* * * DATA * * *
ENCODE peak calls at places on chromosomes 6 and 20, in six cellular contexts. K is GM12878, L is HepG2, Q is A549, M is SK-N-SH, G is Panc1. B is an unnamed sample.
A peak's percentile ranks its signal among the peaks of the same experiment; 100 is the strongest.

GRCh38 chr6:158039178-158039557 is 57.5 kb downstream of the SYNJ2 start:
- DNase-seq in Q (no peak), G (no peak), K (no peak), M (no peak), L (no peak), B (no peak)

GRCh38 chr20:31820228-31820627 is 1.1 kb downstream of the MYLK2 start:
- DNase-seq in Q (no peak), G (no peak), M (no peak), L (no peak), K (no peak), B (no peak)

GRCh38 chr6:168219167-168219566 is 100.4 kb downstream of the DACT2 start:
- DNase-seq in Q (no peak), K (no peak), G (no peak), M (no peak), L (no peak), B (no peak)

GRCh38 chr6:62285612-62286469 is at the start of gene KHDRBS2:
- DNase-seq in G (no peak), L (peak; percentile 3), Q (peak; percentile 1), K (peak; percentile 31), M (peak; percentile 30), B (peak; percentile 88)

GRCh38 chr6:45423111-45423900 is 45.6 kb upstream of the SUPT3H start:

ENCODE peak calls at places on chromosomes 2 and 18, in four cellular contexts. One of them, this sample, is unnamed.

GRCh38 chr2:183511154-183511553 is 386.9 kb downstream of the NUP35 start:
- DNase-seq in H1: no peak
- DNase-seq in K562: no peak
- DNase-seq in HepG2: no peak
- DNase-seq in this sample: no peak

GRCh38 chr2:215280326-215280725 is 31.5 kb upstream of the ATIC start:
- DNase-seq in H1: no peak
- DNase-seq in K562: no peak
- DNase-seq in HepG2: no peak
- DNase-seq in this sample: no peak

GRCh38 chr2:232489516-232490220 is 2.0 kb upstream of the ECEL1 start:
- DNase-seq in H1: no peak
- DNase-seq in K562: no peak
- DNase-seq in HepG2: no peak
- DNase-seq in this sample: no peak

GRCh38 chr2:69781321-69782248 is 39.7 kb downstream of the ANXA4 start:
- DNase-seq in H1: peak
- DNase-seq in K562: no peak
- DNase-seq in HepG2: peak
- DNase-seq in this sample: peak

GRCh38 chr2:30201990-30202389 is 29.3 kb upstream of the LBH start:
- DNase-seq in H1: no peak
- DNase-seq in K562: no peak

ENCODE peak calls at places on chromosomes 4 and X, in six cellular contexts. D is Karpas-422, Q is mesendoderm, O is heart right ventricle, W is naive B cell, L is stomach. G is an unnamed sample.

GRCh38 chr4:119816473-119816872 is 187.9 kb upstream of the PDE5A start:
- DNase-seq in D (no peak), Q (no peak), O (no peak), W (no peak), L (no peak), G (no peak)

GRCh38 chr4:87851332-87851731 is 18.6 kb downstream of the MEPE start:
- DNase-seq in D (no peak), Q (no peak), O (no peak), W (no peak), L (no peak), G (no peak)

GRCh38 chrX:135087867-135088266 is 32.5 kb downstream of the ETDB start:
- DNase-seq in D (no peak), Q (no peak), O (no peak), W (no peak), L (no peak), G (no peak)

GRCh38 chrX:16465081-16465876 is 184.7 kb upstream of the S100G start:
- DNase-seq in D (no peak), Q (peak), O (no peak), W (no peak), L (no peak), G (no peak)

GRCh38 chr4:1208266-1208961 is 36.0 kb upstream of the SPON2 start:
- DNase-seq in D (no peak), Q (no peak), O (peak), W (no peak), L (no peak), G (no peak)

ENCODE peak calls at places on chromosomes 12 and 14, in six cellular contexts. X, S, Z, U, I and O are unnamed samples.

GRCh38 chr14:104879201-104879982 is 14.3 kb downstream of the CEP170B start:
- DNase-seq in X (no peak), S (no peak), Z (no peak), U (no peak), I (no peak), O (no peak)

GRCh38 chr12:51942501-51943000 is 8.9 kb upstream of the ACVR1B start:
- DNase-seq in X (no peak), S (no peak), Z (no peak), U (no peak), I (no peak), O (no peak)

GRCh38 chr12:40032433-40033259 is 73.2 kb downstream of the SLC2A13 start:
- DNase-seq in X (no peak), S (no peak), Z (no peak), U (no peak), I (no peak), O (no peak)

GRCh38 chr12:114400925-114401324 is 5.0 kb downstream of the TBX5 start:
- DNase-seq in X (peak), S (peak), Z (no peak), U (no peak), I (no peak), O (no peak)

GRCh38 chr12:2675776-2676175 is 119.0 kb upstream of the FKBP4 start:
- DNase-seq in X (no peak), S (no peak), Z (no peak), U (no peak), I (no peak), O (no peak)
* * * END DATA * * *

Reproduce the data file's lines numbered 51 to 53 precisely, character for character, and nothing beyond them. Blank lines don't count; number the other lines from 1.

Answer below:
- DNase-seq in X (no peak), S (no peak), Z (no peak), U (no peak), I (no peak), O (no peak)

GRCh38 chr12:40032433-40033259 is 73.2 kb downstream of the SLC2A13 start:
- DNase-seq in X (no peak), S (no peak), Z (no peak), U (no peak), I (no peak), O (no peak)